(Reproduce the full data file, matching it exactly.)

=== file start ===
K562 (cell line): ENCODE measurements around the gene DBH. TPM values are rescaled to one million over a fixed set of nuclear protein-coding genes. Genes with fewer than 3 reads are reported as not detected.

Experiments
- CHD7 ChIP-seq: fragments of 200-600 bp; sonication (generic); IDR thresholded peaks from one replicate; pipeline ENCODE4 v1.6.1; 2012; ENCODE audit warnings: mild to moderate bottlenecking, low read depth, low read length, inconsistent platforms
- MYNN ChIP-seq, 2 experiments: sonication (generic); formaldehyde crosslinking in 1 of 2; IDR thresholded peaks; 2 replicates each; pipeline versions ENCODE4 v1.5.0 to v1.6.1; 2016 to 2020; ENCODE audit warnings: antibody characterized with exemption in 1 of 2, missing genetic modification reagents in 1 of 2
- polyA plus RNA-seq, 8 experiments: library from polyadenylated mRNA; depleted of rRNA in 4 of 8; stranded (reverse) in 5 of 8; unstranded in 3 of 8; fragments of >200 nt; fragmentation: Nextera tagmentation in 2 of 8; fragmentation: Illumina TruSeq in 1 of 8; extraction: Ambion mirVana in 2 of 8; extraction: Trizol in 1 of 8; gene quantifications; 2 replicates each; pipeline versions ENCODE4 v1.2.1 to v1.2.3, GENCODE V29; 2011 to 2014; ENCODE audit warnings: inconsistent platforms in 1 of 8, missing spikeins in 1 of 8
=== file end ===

K562 (cell line): ENCODE measurements around the gene DBH. TPM values are rescaled to one million over a fixed set of nuclear protein-coding genes. Genes with fewer than 3 reads are reported as not detected.

Experiments
- CHD7 ChIP-seq: fragments of 200-600 bp; sonication (generic); IDR thresholded peaks from one replicate; pipeline ENCODE4 v1.6.1; 2012; ENCODE audit warnings: mild to moderate bottlenecking, low read depth, low read length, inconsistent platforms
- MYNN ChIP-seq, 2 experiments: sonication (generic); formaldehyde crosslinking in 1 of 2; IDR thresholded peaks; 2 replicates each; pipeline versions ENCODE4 v1.5.0 to v1.6.1; 2016 to 2020; ENCODE audit warnings: antibody characterized with exemption in 1 of 2, missing genetic modification reagents in 1 of 2
- polyA plus RNA-seq, 8 experiments: library from polyadenylated mRNA; depleted of rRNA in 4 of 8; stranded (reverse) in 5 of 8; unstranded in 3 of 8; fragments of >200 nt; fragmentation: Nextera tagmentation in 2 of 8; fragmentation: Illumina TruSeq in 1 of 8; extraction: Ambion mirVana in 2 of 8; extraction: Trizol in 1 of 8; gene quantifications; 2 replicates each; pipeline versions ENCODE4 v1.2.1 to v1.2.3, GENCODE V29; 2011 to 2014; ENCODE audit warnings: inconsistent platforms in 1 of 8, missing spikeins in 1 of 8